Aside from appearing unbound and ebullient on the campaign trail, Mr. Trump also used the trip as an opportunity to take on some favorite targets, casting doubt on assorted institutions at every turn.
He voiced his suspicions about Saturday’s Nevada caucuses, comparing it to the disastrous ones held in Iowa earlier this month.
“I hear their computers are all messed up just like they were in Iowa,” he said.
The president described members of the media as “the most dishonest human beings in the world” and accused law enforcement of harboring “dirty cops.”
He also repeatedly joked with the crowd that he would stay president longer than two terms, a comment he has made at other events.
Mr. Trump has a long history of dismissing the assessments made by intelligence agencies that he has deemed unfair or unflattering.
Multiple agencies have determined that Russia meddled in the 2016 election, and, before the 2018 midterms, delivered warnings that Russia was prepared to do it again. Early in his presidency, Mr. Trump grudgingly accepted those assessments before falling back on personal assurances from Mr. Putin.
“He said he didn’t meddle,” Mr. Trump said in November 2017. “I asked him again. You can only ask so many times. Every time he sees me, he says, ‘I didn’t do that.’ And I believe, I really believe, that when he tells me that, he means it.”
Since then, Mr. Trump, with the assistance of his Justice Department, has moved to retaliate against the intelligence community rather than Mr. Putin. A federal prosecutor is scrutinizing how intelligence officials assessed Russia’s 2016 election interference, targeting the former C.I.A. director John O. Brennan in particular.
Mr. Trump’s anger at the intelligence assessment delivered on Feb. 13 to lawmakers was magnified by the presence at the briefing of Representative Adam B. Schiff, Democrat of California, who is the chairman of the Intelligence Committee and played a lead role in the impeachment proceedings against Mr. Trump.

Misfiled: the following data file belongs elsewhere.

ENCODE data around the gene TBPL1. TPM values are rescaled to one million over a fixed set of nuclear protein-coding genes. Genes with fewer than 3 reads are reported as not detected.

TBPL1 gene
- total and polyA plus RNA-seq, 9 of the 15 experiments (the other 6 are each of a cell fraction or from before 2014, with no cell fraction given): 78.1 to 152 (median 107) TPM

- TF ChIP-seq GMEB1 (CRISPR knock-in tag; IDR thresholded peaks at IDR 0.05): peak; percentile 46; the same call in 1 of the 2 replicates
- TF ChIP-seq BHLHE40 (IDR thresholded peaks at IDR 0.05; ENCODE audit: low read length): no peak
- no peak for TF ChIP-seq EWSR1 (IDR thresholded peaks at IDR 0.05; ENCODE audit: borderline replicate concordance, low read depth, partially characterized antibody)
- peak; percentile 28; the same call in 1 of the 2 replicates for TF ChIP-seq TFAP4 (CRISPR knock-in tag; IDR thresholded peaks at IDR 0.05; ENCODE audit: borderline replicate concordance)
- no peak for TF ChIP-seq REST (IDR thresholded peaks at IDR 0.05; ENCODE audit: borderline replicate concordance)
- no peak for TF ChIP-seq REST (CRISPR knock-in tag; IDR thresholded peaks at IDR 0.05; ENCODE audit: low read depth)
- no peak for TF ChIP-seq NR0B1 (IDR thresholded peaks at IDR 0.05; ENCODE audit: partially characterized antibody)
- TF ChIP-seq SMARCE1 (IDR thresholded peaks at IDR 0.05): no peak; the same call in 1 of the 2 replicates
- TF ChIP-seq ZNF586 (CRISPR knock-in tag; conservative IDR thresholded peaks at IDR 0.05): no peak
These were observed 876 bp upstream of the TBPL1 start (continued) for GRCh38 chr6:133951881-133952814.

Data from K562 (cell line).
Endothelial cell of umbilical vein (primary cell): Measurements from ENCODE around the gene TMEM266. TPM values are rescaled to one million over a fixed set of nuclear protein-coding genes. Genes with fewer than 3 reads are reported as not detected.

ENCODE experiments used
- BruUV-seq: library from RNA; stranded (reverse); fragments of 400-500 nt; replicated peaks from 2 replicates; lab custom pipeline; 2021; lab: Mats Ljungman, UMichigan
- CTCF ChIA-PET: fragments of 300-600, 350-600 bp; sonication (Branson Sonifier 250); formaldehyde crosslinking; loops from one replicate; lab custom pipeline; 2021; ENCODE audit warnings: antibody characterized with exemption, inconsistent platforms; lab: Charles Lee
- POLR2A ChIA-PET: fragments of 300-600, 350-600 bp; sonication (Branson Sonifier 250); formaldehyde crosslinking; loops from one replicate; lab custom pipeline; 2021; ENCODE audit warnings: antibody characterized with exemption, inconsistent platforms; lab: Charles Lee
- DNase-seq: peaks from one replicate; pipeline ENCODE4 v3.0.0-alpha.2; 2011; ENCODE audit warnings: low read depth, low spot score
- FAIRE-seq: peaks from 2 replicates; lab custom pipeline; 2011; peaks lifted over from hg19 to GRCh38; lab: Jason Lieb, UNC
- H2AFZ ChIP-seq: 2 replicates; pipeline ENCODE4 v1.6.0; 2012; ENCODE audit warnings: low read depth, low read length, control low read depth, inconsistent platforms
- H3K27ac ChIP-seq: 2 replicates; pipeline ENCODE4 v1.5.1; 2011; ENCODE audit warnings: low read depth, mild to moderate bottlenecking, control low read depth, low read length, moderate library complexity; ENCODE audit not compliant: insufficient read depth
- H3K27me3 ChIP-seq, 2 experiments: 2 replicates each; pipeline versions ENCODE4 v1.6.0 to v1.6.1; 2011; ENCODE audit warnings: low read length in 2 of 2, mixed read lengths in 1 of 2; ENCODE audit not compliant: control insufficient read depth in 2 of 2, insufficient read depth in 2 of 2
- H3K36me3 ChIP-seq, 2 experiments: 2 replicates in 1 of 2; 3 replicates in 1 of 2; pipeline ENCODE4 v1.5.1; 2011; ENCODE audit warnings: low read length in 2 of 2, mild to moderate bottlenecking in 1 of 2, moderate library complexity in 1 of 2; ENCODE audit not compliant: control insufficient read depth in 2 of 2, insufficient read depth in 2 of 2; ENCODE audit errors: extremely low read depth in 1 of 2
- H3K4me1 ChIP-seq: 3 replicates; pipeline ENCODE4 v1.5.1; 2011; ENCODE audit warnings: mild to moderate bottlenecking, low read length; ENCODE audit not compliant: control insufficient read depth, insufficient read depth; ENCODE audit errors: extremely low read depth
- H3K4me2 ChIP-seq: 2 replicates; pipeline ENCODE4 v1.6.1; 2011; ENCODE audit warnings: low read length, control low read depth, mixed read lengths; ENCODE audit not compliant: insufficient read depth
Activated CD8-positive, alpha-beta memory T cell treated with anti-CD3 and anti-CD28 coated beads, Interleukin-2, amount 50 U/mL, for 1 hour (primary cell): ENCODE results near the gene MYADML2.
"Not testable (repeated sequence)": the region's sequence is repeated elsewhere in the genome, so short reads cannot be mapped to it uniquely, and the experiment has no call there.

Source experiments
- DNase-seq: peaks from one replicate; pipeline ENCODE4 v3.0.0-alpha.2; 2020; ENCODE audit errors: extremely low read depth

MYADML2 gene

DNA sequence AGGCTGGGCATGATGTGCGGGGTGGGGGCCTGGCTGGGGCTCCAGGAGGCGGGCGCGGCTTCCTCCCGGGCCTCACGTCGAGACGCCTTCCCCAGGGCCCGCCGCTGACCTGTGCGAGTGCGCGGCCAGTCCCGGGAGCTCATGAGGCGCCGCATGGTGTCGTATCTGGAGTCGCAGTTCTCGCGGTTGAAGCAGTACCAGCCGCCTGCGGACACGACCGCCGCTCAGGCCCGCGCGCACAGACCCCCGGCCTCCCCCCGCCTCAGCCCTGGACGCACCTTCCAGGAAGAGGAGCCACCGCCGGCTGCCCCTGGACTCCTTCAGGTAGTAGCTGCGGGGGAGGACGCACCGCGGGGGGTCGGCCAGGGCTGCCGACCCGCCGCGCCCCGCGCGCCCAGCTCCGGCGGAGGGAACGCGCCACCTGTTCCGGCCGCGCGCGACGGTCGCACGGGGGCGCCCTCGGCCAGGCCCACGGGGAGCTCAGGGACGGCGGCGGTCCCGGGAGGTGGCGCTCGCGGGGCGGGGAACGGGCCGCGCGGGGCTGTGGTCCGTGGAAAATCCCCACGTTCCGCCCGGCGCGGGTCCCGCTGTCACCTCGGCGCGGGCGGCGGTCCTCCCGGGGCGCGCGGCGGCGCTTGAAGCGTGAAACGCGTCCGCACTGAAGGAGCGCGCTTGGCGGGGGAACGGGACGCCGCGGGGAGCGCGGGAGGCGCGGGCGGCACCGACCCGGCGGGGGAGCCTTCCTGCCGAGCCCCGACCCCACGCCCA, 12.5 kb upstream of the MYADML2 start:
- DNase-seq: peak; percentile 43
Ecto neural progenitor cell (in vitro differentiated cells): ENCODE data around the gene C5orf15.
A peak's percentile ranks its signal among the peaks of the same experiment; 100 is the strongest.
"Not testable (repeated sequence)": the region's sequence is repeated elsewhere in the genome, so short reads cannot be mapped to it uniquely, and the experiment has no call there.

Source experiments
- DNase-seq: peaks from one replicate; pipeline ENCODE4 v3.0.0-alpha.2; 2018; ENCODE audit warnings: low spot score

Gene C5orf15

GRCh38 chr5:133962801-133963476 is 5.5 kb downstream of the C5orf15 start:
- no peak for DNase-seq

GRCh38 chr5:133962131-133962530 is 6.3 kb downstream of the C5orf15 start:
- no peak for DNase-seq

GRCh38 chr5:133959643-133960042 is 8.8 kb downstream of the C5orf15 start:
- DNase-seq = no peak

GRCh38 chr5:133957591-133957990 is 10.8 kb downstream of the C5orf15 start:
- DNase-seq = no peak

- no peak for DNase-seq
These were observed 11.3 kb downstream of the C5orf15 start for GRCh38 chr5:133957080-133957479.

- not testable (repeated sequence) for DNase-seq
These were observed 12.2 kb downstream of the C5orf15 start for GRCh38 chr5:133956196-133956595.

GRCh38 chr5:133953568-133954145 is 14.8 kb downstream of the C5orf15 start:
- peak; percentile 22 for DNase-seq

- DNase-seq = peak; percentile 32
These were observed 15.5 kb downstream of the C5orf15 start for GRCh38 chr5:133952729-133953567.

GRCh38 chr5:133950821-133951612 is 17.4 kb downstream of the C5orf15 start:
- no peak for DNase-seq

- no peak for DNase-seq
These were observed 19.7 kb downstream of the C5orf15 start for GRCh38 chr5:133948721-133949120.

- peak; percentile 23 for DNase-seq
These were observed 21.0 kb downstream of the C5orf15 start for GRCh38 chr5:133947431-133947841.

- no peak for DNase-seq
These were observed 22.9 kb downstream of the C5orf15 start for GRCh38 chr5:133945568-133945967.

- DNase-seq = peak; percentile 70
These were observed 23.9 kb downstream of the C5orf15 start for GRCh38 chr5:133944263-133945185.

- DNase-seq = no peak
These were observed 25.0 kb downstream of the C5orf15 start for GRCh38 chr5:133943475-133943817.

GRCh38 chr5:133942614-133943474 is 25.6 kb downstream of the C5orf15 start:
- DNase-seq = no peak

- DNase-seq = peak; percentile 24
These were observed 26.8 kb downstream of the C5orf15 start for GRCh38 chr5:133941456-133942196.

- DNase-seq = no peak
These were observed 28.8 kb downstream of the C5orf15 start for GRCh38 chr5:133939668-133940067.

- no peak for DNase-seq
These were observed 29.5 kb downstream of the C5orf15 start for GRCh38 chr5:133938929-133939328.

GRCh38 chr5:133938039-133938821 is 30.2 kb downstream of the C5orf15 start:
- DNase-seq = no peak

The president’s decision to remove Mr. Maguire and install Richard Grenell, the ambassador to Germany and a fervent loyalist, was also seen as a direct outcome of the briefing.
On Thursday evening, Mr. Trump told reporters aboard Air Force One that Representative Doug Collins of Georgia, an ally and a vocal opponent of impeachment, was one of the candidates under consideration as a permanent successor. By Friday morning, Mr. Collins said he was not interested.
“This is not a job that interests me; at this time, it’s not one that I would accept because I’m running a Senate race down here in Georgia,” Mr. Collins said in an interview on Fox News. Mr. Trump then wrote on Twitter that he had a list of four candidates to succeed Mr. Grenell, and that he would make his decision in the coming weeks.
Michael D. Shear contributed reporting from Washington.